Nearly 50% of respondents to a survey conducted by Fivesight Research said they use a search engine more frequently today compared with a year ago. About 43% report their use as more or less the same. Only 6% say they use search engines less today than a year ago.
What makes this survey of 800 U.S. consumers interesting is that the boutique agency was created to follow trends related to Google and Alphabet portfolio companies. This survey, conducted in March 2017 via smartphone using the Pollfish online survey platform, also analyzed the most important factors influencing their selection of a search products.
Without a doubt, the search engine with the ability to provide the best answer to an individual question based on personal experience and the ability to connect the dots through machine learning ranked highest. Speed of the response came in at No. 2. Keep my data private followed at no. 3; results are current, No. 4; easy to enter my search, No. 5; and understand my search query, No. 6. The scores ranged from 3.59 as the highest to 3.39 as the lowest.
Just as strange, 43% of Windows users have changed their default search engine, followed by 36% of Mac users and 28% of Chrome users.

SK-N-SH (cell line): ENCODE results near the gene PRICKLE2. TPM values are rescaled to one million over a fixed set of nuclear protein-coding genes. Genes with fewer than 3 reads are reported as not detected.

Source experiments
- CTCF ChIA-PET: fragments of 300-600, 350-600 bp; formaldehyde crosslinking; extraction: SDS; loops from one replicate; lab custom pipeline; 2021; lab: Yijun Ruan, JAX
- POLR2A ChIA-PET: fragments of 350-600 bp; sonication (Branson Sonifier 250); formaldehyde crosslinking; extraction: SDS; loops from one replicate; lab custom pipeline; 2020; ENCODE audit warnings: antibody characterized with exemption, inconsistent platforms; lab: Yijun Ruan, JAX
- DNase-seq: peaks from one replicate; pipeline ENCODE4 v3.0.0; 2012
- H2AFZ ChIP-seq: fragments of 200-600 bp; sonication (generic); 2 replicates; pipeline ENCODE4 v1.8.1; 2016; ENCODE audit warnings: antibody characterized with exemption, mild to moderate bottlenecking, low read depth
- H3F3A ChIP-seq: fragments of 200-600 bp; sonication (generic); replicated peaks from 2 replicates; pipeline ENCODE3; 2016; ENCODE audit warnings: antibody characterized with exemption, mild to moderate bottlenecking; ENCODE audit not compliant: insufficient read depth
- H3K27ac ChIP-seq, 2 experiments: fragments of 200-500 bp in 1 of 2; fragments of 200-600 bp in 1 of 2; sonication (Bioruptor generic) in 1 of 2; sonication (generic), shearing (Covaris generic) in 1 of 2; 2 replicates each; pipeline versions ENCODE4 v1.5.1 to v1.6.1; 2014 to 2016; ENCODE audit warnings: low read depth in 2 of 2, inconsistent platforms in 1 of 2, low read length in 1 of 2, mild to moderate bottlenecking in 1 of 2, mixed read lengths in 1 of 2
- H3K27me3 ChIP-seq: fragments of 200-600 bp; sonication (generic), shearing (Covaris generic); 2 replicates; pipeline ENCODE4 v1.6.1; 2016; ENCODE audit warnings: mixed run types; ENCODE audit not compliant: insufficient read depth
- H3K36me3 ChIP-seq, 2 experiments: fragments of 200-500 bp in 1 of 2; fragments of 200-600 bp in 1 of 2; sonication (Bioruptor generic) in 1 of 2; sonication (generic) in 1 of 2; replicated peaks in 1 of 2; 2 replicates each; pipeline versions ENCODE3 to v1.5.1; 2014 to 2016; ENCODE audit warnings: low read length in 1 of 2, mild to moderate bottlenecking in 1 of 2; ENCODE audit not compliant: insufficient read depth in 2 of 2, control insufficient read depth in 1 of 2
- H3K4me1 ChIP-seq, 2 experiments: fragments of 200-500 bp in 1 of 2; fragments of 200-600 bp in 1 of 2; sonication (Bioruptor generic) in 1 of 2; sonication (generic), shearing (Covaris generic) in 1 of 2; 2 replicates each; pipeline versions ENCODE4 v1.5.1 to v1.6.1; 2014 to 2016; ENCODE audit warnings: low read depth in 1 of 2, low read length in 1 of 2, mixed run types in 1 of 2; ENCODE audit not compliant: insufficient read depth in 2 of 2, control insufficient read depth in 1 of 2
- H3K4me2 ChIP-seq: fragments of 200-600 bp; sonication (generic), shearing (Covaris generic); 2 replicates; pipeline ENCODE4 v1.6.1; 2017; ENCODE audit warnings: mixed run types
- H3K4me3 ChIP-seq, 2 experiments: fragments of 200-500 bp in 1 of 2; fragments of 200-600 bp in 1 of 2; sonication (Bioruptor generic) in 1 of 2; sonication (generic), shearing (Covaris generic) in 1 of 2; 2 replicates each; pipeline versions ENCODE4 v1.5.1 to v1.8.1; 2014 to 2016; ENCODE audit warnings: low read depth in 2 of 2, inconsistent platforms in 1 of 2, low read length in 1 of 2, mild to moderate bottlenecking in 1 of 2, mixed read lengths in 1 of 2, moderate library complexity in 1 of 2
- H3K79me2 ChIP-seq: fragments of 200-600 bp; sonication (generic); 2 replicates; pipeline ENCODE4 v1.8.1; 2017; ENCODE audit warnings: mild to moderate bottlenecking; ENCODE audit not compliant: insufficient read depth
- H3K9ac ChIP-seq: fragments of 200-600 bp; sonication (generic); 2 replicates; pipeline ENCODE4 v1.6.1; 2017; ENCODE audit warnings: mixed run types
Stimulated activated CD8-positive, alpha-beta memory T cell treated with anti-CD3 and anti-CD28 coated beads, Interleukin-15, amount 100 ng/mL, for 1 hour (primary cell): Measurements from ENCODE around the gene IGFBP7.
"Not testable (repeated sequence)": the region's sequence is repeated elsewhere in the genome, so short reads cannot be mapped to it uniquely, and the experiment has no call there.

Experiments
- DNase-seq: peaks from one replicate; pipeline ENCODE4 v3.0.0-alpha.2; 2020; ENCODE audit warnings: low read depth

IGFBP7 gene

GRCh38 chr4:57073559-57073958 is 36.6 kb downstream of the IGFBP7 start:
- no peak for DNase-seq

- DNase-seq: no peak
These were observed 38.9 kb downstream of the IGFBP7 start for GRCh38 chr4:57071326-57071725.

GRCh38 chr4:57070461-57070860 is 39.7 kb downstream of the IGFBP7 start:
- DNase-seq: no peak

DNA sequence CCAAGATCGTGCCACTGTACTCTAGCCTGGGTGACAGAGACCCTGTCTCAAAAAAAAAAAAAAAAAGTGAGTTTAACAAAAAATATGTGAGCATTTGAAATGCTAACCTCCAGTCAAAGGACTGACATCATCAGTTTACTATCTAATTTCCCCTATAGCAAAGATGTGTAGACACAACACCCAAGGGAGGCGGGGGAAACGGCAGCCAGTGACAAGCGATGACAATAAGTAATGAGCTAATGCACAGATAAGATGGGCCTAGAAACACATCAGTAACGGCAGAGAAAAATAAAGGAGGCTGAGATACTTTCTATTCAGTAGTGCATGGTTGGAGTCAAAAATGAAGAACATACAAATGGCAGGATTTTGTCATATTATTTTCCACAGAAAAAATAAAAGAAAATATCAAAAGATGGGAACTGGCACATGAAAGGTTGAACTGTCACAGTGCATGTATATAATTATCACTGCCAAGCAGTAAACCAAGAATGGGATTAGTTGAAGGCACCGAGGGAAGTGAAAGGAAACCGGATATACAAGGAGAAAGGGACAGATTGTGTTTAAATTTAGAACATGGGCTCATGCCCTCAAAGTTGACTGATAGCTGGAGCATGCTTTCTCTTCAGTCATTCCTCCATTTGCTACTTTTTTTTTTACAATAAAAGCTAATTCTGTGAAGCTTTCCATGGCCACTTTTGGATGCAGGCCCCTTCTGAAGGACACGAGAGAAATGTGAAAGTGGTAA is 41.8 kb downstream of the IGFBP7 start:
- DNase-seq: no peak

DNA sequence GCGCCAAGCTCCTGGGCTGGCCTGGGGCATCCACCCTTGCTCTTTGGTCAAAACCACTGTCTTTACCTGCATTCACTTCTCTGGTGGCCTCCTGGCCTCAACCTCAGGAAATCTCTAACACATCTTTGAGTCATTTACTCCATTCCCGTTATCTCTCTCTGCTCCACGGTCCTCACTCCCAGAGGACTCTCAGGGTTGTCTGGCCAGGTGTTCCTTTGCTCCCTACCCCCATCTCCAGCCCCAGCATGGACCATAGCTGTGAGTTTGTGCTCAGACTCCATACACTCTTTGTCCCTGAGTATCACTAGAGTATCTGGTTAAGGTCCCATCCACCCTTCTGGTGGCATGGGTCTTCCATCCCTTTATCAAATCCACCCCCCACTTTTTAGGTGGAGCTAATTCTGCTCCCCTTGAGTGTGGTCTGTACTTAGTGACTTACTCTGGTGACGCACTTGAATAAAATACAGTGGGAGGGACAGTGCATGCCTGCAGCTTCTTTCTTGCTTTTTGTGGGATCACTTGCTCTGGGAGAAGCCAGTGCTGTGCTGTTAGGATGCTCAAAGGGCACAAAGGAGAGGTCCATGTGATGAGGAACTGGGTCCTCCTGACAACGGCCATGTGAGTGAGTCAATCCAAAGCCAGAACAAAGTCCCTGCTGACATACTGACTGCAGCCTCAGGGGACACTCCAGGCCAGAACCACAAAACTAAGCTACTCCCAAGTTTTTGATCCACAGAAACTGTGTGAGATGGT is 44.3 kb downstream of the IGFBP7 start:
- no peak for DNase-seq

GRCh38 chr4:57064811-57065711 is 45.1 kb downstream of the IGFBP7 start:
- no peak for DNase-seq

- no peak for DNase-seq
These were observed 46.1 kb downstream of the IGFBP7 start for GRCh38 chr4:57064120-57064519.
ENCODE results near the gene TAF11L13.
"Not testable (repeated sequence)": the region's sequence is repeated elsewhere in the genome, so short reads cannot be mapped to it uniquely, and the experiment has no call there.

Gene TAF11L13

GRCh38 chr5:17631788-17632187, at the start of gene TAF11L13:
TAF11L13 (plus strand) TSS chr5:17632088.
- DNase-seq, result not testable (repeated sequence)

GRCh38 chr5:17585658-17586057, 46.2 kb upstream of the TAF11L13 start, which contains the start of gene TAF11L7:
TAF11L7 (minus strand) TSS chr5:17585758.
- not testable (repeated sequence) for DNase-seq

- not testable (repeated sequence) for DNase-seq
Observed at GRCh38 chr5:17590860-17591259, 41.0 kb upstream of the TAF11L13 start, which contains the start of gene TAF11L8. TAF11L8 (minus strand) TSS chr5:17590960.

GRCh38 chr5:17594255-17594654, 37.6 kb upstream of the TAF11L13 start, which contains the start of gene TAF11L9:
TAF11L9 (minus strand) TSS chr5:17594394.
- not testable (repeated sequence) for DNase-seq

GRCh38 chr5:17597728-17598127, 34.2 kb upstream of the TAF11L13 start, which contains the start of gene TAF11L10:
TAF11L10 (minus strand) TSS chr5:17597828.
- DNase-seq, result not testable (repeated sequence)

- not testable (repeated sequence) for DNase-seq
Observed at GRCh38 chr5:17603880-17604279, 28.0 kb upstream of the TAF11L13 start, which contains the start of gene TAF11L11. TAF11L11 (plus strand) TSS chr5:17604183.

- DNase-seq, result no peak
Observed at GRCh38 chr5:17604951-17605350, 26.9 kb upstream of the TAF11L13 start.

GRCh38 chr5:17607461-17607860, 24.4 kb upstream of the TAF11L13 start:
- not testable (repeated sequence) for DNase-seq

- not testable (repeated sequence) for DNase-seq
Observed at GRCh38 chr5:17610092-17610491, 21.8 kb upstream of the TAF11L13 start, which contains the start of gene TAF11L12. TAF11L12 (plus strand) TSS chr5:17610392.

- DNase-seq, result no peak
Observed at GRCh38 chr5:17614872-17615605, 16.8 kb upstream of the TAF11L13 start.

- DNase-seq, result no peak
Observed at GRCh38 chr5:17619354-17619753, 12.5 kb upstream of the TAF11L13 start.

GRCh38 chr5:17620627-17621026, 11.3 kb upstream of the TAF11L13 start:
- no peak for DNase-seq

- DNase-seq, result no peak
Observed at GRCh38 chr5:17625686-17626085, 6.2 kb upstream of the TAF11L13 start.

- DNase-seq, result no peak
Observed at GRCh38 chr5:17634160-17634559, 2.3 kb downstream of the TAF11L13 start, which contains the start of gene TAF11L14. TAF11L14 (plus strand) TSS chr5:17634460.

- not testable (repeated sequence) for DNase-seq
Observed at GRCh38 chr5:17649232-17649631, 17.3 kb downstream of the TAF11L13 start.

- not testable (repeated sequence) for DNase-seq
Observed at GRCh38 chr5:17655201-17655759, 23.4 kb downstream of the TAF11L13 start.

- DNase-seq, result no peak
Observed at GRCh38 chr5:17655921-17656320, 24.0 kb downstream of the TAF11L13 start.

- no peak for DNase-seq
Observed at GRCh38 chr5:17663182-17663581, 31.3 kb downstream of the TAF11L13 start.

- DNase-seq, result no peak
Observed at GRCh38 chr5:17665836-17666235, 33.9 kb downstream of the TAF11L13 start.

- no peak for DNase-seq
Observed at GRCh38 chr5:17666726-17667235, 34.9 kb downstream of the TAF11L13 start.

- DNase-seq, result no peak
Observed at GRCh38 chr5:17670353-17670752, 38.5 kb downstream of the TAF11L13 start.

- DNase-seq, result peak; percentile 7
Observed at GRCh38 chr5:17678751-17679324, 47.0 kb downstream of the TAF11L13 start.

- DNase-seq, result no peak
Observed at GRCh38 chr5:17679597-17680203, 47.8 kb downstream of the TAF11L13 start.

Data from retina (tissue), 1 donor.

When it came to searching on a computer, the operating system Windows ranked highest at 72%, Mac followed with 15%, and Chromebook trailed with 7%. Not surprisingly, Google ranked 79% on a desktop vs. Bing at 5%. Yahoo event came in at 7% on desktop and laptop. Google also led on smartphones with 84%, followed by 6% with Siri, 2% on Yahoo, and 1% for Bing. Other search engines that got a mention were AOL at 1%, DuckDuckGo at 0.4%, and Ask at 0.3%.
Overall, nearly 80% of respondents who switched their search engine selected Google, regardless of their desktop operating system, 8% selected Bing, 7% selected Yahoo, and 5% selected "other. " It actually makes the whole Russian Android Antitrust settlement questionable.
Google's antitrust battle with the Russian Federal Antimonopoly Service (FAS) led by Russian search rival Yandex came to a close Monday. The company reached an out-of-court deal that included Google agreeing to develop a tool that allows users to choose a default search engine on Android devices -- no longer demanding exclusivity for its applications.